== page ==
Adrian had certainly attained an exceptional position among his class, yet Barbara wondered how he had won this woman, who apparently belonged to a far higher station. And then what had brought her to this place and her companionship?
She was to learn during the meal, for Frau Dubois not only answered her questions kindly, but in a manner which showed Barbara sincere sympathy for her position.
She was the daughter of a captain who had fallen in the Emperor Charles’s service before Padua. The pension granted to his widow had not been paid, and when, with her daughter, she sought an audience with the commander in chief, the influential valet had seen the blooming girl, and did not seek her hand in vain. Maternal joys had been denied her; besides, Frau Dubois thought it hard that her husband was obliged to accompany the Emperor, who could not spare him for a single day, on his long and numerous journeys. Even the very comfortable life secured to her by the distinguished valet, who was respected by men of the highest rank, by no means consoled her for it.
The Emperor Charles knew this, and had given Adrian a pretty house in the park of the Brussels palace, besides favouring him in other ways. Now he had allowed him, before setting out for the war, to send for his wife. On reaching Landshut, she had shared during a few hours the little house which the monarch and general had chosen for his lodgings. The imperial commander had not gone up to the citadel because he wished to remain among his troops.
True, the little farmhouse on the “hohen Gred” which he occupied was anything but a suitable abode for a powerful sovereign, for above the ground floor it had only a single story with five small windows and an unusually high roof. But, on the other hand, the regiments lying encamped near it could be quickly reached. Another reason for making the choice was that he could obtain rest here better than on the Trausnitz, for his health was as bad as his appearance and his mood. He intended to break up the headquarters on the day after to-morrow, so another separation awaited the valet and his wife.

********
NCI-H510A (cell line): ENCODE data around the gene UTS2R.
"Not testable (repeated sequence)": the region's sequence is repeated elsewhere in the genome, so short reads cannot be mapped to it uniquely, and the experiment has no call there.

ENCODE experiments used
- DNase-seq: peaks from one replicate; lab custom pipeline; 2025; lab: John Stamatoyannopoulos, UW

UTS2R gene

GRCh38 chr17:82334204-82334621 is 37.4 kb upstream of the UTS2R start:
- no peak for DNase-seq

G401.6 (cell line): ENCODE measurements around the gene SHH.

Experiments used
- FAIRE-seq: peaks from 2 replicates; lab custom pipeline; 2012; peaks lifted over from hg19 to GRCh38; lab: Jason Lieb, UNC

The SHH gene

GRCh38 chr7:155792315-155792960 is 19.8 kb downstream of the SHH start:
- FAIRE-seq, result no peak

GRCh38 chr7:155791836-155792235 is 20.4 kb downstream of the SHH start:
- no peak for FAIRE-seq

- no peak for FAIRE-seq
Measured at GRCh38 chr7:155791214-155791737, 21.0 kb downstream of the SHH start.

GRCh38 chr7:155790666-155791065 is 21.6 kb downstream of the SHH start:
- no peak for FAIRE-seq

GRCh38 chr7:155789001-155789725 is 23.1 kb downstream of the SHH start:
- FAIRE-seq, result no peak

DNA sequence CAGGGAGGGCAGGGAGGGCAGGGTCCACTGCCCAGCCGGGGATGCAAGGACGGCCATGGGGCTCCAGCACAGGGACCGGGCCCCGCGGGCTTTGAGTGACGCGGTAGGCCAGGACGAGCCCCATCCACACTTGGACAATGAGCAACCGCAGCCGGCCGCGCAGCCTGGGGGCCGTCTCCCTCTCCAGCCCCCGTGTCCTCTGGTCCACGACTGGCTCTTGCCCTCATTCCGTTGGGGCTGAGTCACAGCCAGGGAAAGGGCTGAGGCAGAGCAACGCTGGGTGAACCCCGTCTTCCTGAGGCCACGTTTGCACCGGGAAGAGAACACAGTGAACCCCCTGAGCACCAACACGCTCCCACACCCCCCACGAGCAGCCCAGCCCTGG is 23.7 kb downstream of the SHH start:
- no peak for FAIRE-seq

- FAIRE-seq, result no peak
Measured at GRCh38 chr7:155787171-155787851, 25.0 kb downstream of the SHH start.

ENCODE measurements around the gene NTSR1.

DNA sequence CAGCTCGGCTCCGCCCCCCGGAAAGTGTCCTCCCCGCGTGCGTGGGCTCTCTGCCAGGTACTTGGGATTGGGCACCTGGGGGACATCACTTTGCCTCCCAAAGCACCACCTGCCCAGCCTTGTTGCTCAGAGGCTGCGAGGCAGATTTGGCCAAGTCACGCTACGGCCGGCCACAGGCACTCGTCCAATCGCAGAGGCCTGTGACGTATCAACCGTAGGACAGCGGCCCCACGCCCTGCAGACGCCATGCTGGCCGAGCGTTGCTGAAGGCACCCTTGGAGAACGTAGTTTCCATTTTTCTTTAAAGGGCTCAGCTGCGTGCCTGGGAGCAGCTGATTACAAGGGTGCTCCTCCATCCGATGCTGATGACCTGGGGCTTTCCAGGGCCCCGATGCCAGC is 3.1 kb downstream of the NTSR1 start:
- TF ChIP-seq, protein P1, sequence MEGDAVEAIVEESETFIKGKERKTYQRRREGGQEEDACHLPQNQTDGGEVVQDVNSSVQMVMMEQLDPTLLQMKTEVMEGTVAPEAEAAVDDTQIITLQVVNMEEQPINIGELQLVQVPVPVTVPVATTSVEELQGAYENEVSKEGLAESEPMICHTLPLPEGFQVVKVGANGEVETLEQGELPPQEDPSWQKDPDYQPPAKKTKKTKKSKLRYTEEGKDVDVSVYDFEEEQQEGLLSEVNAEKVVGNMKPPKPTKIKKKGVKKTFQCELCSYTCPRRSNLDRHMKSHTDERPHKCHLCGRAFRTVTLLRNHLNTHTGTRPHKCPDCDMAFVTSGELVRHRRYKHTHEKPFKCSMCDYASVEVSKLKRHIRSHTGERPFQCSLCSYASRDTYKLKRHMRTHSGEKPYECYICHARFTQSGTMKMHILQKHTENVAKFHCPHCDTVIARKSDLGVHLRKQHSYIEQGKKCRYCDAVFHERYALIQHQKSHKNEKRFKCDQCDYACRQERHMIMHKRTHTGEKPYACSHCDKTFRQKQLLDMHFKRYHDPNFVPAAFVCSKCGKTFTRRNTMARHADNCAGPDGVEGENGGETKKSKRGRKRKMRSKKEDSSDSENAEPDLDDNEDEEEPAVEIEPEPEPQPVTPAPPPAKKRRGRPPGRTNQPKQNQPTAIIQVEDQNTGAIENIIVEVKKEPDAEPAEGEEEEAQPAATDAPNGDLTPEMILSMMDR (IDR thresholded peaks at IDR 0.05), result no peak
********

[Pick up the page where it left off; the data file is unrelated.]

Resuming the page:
When the mounted messenger sent by Frau Lamperi reached Landshut, and it was necessary to find a suitable companion for Barbara, the Emperor himself had thought of Fran Dubois.
There had been no opposition to his wish. Besides, she said, his Majesty meant kindly by Barbara and, so far as her power extended, everything should be done to soften her hard destiny.
She knew the whole history of the girl intrusted to her care, yet she would scarcely have undertaken the task committed to her had she not been aware that every determination of the Emperor was immovable. Besides, she could also strive to render the hard fate imposed upon the poor girl more endurable.
Barbara had listened eagerly to the story without interrupting her; then she desired to learn further particulars concerning the health of the man from whom even now her soul could not be sundered and, finally, she urged her to talk about herself.